However, traditionally it has been challenging to implement for reasons beyond the scope of this blog post. Short version: how elastic structures react to loads is less predictable; accurate design is exponentially harder.
What makes compliant mechanisms exciting is its potential properties. Because they use fewer parts (e.g., two connected parts become one), we now:
- Simplify manufacturing (therefore it’s cheaper)
- Decrease size (less chunky metal pieces holding something together
- Decrease weight + increase portability
- Preciser motion (fewer systems relying on each other = more predictability)
- Less friction and wear (longer-lasting!!)
We can make parts that are: cheaper, smaller, simpler, preciser and longer-lasting. No matter what your business/industry is, at least one of these properties could be exciting.
Space: Lighter, cheaper space parts? Sign me up!!! It costs $27,000 per pound to send stuff into space (+ cost to manufacture). If parts were lighter, we could send more supplies for the same cost of launching.
Surgery: precision = more accuracy (obviously). If a neurosurgeon had the option between more accurate and less accurate devices, they’d choose accuracy any day. Because of their increased simplicity, compliant mechanisms are more accurate than their non-compliant counterparts.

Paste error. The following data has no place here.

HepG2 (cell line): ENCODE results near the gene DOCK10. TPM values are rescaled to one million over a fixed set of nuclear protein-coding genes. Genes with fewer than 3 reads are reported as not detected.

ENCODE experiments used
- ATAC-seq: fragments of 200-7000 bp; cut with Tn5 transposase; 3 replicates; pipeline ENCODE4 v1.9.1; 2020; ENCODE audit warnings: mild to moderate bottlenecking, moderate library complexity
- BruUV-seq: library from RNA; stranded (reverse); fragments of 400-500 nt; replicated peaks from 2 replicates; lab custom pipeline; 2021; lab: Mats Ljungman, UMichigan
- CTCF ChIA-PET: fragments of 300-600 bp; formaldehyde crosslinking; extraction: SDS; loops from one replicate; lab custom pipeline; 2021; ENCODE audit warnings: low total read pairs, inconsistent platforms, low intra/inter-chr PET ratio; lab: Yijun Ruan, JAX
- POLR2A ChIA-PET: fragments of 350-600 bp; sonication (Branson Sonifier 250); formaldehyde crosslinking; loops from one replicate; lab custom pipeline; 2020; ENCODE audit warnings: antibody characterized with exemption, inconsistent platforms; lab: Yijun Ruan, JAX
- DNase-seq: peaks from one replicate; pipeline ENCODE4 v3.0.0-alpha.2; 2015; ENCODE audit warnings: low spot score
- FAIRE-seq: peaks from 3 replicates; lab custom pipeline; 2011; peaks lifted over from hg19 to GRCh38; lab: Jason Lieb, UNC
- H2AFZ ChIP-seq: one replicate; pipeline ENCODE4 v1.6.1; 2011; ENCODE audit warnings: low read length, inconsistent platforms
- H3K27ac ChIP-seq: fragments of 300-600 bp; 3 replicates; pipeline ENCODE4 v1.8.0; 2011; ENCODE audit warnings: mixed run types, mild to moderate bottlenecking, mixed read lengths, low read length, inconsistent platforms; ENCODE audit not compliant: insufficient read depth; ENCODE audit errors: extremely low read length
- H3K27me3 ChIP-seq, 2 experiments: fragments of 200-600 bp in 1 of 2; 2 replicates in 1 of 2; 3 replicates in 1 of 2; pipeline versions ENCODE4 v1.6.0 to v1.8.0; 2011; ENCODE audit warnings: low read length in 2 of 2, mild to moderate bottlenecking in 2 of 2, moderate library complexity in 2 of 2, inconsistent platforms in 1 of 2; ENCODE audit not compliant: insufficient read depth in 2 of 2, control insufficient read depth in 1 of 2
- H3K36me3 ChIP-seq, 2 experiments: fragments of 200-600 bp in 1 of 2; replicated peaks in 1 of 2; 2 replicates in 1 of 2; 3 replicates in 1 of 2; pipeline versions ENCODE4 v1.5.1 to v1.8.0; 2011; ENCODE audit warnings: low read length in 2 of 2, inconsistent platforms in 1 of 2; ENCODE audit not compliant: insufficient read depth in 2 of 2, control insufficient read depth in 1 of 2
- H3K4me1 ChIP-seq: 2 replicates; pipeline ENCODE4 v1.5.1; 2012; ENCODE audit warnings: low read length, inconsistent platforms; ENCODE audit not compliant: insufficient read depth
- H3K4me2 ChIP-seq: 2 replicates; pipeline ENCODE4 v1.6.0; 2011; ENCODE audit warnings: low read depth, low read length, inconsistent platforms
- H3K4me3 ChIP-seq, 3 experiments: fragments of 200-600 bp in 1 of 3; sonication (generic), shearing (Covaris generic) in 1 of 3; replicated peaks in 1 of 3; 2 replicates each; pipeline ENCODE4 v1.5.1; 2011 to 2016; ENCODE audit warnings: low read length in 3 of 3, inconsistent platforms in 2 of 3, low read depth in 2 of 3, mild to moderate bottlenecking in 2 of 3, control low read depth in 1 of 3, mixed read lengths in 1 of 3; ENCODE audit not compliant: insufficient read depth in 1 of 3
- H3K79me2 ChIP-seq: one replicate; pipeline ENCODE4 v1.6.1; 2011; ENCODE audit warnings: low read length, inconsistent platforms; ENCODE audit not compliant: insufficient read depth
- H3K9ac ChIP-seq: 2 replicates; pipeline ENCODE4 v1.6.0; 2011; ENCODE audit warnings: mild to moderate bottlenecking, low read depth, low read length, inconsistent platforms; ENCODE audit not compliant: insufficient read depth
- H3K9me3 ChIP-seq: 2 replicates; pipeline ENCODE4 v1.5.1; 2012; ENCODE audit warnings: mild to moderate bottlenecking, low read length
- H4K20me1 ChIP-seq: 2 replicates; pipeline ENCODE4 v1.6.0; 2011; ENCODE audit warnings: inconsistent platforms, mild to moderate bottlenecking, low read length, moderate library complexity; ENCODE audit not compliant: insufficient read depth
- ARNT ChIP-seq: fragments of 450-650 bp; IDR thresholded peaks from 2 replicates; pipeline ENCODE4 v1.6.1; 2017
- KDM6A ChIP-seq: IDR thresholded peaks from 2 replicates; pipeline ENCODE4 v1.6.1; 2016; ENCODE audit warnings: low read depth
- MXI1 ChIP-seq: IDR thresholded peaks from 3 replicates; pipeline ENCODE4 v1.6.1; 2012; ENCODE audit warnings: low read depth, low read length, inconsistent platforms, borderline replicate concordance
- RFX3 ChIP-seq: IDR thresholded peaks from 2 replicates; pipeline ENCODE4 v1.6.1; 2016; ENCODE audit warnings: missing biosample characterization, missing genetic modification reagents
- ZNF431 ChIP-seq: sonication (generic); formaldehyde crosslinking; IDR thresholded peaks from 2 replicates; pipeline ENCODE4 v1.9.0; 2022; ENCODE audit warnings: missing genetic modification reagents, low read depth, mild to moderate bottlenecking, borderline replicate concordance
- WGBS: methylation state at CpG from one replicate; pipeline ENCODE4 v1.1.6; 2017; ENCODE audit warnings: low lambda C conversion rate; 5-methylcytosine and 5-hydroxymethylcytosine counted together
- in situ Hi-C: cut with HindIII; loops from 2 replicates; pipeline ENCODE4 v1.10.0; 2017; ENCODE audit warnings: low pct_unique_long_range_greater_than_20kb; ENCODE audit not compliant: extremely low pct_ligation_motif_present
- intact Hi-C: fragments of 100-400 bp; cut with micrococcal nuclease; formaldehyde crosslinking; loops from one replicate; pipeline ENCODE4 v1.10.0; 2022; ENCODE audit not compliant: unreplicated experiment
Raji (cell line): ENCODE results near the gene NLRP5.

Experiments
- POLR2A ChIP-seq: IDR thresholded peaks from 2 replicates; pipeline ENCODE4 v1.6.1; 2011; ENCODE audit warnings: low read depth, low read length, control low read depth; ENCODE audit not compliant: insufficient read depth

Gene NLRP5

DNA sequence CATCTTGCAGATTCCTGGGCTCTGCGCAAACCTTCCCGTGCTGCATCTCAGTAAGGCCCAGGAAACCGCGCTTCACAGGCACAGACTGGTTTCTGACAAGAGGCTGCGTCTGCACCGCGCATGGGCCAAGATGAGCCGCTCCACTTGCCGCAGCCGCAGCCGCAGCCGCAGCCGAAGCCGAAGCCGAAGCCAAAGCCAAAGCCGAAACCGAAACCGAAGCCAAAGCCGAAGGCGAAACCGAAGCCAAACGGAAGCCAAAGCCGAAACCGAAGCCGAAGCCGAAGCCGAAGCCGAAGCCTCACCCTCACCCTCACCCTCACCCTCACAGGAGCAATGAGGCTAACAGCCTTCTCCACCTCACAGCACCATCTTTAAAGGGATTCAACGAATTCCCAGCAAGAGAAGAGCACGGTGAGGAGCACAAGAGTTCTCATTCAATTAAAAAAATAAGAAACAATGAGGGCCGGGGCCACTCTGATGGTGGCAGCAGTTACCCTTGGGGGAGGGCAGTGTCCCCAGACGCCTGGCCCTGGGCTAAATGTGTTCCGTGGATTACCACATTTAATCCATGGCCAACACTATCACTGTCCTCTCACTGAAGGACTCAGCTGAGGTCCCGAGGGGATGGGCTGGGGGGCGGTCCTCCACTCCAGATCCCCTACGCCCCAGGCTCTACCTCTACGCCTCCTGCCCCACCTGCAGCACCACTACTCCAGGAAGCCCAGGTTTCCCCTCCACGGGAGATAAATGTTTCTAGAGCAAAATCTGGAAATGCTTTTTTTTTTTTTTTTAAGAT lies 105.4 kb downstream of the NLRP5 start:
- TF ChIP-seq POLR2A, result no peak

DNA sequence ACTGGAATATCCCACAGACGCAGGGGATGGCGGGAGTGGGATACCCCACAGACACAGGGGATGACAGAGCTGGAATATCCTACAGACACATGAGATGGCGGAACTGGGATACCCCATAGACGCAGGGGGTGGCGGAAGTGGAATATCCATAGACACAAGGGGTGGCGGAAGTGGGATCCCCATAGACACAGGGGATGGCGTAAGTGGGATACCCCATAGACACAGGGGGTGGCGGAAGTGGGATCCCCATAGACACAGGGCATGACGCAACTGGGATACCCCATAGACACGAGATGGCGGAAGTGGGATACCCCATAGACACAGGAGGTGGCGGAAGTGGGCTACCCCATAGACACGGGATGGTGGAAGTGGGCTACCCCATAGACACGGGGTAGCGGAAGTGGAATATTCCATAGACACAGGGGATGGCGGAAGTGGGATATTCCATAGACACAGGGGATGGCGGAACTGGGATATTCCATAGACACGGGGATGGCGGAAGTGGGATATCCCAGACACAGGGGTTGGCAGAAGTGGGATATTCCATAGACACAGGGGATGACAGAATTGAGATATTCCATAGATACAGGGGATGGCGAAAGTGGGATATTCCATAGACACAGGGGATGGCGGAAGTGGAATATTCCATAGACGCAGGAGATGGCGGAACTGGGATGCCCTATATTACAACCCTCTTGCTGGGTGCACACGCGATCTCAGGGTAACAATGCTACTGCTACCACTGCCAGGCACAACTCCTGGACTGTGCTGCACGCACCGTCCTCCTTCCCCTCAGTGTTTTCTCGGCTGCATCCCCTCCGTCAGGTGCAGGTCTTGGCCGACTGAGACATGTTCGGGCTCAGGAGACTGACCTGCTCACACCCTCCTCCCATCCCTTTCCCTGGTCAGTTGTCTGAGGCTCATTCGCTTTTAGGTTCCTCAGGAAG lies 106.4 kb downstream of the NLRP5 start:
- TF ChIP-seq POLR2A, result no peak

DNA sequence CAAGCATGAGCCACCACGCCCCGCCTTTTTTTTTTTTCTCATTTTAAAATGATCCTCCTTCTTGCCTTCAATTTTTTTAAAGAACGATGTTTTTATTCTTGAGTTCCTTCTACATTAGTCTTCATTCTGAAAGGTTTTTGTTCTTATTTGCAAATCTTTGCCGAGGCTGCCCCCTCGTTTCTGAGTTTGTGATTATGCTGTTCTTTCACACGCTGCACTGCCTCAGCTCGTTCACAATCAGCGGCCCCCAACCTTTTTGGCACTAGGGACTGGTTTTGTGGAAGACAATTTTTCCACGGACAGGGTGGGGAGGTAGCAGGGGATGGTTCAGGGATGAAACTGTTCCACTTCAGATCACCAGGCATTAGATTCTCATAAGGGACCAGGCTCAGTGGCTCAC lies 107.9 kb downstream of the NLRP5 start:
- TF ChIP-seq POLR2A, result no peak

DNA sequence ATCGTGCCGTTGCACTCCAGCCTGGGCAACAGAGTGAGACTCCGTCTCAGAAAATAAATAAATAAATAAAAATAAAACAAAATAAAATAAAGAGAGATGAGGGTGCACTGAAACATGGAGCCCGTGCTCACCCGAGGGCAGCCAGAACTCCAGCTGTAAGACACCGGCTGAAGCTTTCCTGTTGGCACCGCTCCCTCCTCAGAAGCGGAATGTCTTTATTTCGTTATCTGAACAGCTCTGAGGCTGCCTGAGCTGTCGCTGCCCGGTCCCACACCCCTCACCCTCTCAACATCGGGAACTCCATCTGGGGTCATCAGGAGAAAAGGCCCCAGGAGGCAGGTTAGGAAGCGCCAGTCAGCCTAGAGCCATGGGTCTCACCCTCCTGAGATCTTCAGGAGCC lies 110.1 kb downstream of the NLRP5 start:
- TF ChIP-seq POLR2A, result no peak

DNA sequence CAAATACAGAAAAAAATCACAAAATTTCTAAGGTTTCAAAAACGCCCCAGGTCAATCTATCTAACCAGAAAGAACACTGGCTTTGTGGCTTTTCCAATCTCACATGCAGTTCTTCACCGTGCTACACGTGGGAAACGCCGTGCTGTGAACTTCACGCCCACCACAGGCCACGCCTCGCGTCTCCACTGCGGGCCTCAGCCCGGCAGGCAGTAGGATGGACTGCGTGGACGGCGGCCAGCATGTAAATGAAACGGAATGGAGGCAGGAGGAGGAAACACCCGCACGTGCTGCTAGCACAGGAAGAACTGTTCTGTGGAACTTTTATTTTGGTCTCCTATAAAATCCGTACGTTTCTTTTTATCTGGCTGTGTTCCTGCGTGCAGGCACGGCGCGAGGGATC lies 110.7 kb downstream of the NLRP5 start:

Emergency Services: more portable health supplies!! There’s a specific kind of compliant mechanism called a lamina emergent mechanism (LEM). It is a 2D surface that can become 3D (like one of those fun birthday pop-up cards). This lets us build more compact devices, which we can use in emergencies. E.g., blood lancets, inhalers, scalpels.
Improved solar capture: using LEMs, we can take an array of solar cells, and allow it to have many positions (many states of equilibrium). Depending on where the sun is, the solar cells could reposition themselves.
Cheap Monitoring/Cleaning: devices can be made small (micro, even nano level), and are cheap. They can be used to clean traditionally hard to reach surfaces (e.g., industrial pipes, our bloodstreams, etc.). We can increase the lifespan of our buildings and ourselves!!
With such an exquisite menu of options, there’s hardly a shortage of implications. Compliant mechanisms almost seemed too good to be true, so I tried to make them myself. 🤓
3D printing my own Compliant Mechanisms
If you google “compliant mechanisms,” you’ll quickly learn that BYU (Brigham Young University) leads the way/research for compliant mechanisms. They have some of their designs open-sourced. I was able to replicate 5 of their compliant devices from the compliant mechanisms research group.
Here’s how I did it:
- Downloaded a .stl (common 3D printing file type) editor. My favourite is Fusion 360 for its computer-aided-design (CAD) abilities.
- Built my own version of the .stl files
- Outsourced the files to a local 3D printing manufacturer
- A few days later, I picked up the designs!
Of my five designs, 4 of them worked great, 1 of them didn’t. That’s the beauty of 3D printing, though; now that I’ve seen where the part broke (because of too little material), I can adjust the design and get it reprinted! #rapidprotyping.
However, it was exciting to ‘see’ these mechanisms IRL. The ones I built are primitive, but I can see them eventually morphing into a huge, exciting world. Let me show you :)
LEM Planar spring